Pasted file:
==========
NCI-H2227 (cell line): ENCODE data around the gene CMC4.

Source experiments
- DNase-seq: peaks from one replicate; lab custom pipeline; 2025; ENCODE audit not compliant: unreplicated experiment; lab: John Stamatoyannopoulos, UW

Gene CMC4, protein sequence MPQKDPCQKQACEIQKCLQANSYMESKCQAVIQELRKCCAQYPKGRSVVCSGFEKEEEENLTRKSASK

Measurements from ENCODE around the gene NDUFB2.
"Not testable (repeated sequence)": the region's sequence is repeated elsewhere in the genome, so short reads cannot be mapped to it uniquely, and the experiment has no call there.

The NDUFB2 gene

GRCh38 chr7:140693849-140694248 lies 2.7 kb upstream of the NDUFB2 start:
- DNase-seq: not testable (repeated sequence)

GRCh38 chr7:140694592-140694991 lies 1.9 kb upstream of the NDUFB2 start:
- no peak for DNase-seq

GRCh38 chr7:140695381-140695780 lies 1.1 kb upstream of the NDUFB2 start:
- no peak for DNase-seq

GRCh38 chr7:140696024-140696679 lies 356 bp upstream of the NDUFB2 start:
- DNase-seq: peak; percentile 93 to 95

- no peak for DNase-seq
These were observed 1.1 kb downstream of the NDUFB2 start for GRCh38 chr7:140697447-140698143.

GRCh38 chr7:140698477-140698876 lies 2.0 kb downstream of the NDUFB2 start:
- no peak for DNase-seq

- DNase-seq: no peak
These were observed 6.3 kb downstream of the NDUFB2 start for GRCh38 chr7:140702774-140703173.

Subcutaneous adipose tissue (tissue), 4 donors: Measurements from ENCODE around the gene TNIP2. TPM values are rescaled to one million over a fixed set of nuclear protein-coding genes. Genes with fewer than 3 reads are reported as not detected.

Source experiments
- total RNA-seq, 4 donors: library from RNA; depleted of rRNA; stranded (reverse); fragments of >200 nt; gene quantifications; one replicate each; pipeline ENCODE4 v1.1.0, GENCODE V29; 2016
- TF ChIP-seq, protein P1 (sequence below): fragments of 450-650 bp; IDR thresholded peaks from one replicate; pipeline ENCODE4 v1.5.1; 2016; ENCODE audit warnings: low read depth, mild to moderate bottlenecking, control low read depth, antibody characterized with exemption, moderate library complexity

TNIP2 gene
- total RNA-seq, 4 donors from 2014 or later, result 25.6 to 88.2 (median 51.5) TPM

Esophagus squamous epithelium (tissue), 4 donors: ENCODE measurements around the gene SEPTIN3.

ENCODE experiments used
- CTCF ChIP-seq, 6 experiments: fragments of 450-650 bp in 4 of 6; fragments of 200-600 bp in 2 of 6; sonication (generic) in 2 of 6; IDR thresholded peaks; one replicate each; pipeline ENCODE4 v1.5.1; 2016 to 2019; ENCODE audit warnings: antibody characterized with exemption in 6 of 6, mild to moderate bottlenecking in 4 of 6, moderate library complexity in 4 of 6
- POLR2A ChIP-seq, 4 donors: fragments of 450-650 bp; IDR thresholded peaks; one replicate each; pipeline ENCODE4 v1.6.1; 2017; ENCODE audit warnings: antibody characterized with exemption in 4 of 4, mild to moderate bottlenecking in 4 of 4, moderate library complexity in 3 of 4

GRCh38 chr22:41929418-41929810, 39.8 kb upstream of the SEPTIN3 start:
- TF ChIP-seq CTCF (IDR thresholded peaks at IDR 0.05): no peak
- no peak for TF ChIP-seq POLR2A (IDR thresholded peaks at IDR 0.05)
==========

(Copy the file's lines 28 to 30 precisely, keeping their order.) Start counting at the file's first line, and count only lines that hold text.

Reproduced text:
Esophagus squamous epithelium (tissue), 4 donors: ENCODE measurements around the gene SEPTIN3.

ENCODE experiments used
- CTCF ChIP-seq, 6 experiments: fragments of 450-650 bp in 4 of 6; fragments of 200-600 bp in 2 of 6; sonication (generic) in 2 of 6; IDR thresholded peaks; one replicate each; pipeline ENCODE4 v1.5.1; 2016 to 2019; ENCODE audit warnings: antibody characterized with exemption in 6 of 6, mild to moderate bottlenecking in 4 of 6, moderate library complexity in 4 of 6